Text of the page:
Creating synthetic long stock lets you open an options-based position that behaves exactly like 100 shares of stock, but without requiring you to invest in shares. This also means that market risk is quite limited, because you have less cash sitting in the position.
An example: You want to buy 100 shares of stock which closed at $60.39 last night. But you don’t want to risk $6,039 to buy those shares and tie up capital. The solution is to create a synthetic long stock position in options.
The following options were available:
September 60 call 2.00
September 60 put 1.52
The synthetic long stock position consists of buying the call and selling the put at the same expiration. This position gives you a good tracking mechanism for very little cost. You buy the 60 call and sell the 60 put:
BUY September 60 call 2.00
SELL September 60 put -1.52
Net cost $0.48
This does not include transaction costs, so a real-life example has to be adjusted to reflect the actual net cash outlay. The chart below summarizes the values of each option at expiration, compared to the value of 100 shares of stock at different closing prices:
Price at September 100 shares
Expiration 60 call 60 put Net of stock
$65 + 3.00 + 1.52 + 4.52 + 4.61
64 + 2.00 + 1.52 + 3.52 + 3.61
63 + 1.00 + 1.52 + 2.52 + 2.61
62 0 + 1.52 + 1.52 + 1.61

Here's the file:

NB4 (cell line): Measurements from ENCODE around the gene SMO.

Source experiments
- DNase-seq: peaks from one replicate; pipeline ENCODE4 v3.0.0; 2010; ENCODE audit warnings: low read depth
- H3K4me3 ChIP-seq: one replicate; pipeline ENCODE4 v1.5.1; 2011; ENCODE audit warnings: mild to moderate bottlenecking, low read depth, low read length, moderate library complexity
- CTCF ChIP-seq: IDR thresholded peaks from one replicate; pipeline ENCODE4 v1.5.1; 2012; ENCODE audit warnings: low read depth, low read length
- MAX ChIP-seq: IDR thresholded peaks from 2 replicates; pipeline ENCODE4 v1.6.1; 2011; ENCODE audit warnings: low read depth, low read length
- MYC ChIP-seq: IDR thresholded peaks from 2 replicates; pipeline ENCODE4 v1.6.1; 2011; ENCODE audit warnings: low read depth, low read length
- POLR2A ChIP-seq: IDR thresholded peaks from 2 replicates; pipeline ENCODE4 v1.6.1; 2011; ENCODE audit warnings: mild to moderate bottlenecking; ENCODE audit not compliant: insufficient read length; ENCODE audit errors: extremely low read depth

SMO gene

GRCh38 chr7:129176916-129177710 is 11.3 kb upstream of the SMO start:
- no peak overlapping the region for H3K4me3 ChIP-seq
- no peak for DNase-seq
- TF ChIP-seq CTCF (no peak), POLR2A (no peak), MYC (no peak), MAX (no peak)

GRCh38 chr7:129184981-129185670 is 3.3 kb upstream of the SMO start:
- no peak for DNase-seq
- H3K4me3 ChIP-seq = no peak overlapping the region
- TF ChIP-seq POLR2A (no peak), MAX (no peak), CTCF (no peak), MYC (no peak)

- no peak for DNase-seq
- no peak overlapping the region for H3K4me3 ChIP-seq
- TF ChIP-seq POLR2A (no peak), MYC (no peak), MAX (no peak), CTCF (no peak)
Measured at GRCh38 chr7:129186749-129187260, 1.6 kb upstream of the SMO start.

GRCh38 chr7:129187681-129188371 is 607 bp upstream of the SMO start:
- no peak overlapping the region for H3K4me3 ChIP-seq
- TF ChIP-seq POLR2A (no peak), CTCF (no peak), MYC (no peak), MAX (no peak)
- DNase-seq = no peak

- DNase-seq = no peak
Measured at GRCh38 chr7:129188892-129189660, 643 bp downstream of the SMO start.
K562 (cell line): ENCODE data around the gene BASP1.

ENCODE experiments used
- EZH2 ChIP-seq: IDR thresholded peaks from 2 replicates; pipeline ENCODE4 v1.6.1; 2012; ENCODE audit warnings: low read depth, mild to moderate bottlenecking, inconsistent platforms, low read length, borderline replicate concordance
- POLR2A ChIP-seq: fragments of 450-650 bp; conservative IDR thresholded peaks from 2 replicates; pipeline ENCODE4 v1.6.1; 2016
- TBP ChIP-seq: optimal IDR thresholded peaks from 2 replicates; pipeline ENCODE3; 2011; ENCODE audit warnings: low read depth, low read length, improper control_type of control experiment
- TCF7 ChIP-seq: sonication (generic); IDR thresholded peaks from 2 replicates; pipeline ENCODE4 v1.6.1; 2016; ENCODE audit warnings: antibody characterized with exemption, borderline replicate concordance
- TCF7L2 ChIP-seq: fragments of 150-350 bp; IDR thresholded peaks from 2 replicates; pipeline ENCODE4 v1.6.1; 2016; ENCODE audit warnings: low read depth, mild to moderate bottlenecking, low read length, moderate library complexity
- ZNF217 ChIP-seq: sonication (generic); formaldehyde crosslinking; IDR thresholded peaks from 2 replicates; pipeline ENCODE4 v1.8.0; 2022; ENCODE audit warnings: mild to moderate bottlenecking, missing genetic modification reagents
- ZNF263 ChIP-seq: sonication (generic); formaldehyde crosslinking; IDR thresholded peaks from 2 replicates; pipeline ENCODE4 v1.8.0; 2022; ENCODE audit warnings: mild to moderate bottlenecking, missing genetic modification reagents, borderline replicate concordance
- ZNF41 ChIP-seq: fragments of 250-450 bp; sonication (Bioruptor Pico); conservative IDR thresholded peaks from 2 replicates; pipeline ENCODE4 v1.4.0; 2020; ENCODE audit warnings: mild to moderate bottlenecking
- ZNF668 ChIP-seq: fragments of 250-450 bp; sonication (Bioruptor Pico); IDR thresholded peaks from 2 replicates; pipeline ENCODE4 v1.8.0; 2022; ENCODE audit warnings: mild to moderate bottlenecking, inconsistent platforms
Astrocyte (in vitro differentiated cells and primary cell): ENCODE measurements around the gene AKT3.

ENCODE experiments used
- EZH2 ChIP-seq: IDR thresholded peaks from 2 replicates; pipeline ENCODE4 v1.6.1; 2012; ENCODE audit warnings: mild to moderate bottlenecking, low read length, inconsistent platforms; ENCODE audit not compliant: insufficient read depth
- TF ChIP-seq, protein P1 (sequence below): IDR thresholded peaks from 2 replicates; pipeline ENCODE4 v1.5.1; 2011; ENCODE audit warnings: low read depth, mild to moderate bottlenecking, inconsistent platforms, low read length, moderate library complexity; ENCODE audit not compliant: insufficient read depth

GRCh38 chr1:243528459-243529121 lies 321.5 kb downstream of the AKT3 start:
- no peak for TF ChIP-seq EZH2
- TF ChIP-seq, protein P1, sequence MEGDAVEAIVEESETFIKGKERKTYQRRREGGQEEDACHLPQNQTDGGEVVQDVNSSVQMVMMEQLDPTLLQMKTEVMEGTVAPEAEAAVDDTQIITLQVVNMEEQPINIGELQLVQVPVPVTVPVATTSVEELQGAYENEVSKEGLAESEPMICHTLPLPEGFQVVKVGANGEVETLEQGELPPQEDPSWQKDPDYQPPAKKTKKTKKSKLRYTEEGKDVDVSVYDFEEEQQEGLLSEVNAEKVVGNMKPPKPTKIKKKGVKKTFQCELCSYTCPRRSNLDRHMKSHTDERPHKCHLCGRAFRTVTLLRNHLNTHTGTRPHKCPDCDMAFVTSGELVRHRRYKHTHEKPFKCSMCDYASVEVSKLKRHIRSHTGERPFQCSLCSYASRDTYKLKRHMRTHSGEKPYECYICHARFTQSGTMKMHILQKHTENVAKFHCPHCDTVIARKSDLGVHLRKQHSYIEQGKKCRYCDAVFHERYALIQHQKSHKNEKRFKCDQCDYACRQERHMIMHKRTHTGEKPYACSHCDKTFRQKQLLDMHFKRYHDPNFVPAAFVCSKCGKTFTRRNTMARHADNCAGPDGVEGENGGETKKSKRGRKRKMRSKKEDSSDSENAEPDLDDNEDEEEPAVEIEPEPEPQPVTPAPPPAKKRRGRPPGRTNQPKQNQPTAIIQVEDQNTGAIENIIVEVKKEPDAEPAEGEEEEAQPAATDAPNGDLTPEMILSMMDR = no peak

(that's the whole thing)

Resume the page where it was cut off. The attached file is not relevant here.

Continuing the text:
61 – 1.00 + 1.52 + 0.52 + 0.61
60 – 2.00 + 1.52 – 0.48 – 0.39
59 – 2.00 + 0.52 – 1.48 – 1.39
58 – 2.00 – 0.48 – 2.48 – 2.39
57 – 2.00 – 1.48 – 3.48 – 3.39
56 – 2.00 – 2.48 – 4.48 – 4.39
55 – 2.00 – 3.48 – 5.48 – 5.39
The slight differences in outcome between the net option positions and the equivalent stock values are caused by the net difference of both stock values and option cost:
Cost of the synthetic stock position 0.48
Minus: Stock current value at opening price
adjusted to strike price of 60 – 0.39
Net difference 0.09
This net difference accounts for the nine-cents per share difference at each price point, between synthetic long stock and the value of 100 shares of stock.
The synthetic long stock position costs under $100 even with brokerage fees for the two sides of the position. In comparison, you need over $6,000 to buy 100 shares. However, the options position acts exactly like the stock for much less capital at risk. This is a truly effective application of leverage, but with much less risk. Synthetic positions are easily overlooked or ignored in the options world. But it opens up a range of potential for swing traders and would-be stock investors. The synthetic short stock position also offers a relatively low-risk alternative to shorting stock.
Synthetics deserve careful consideration. These positions can solve many problems relating to both risk and capital management.
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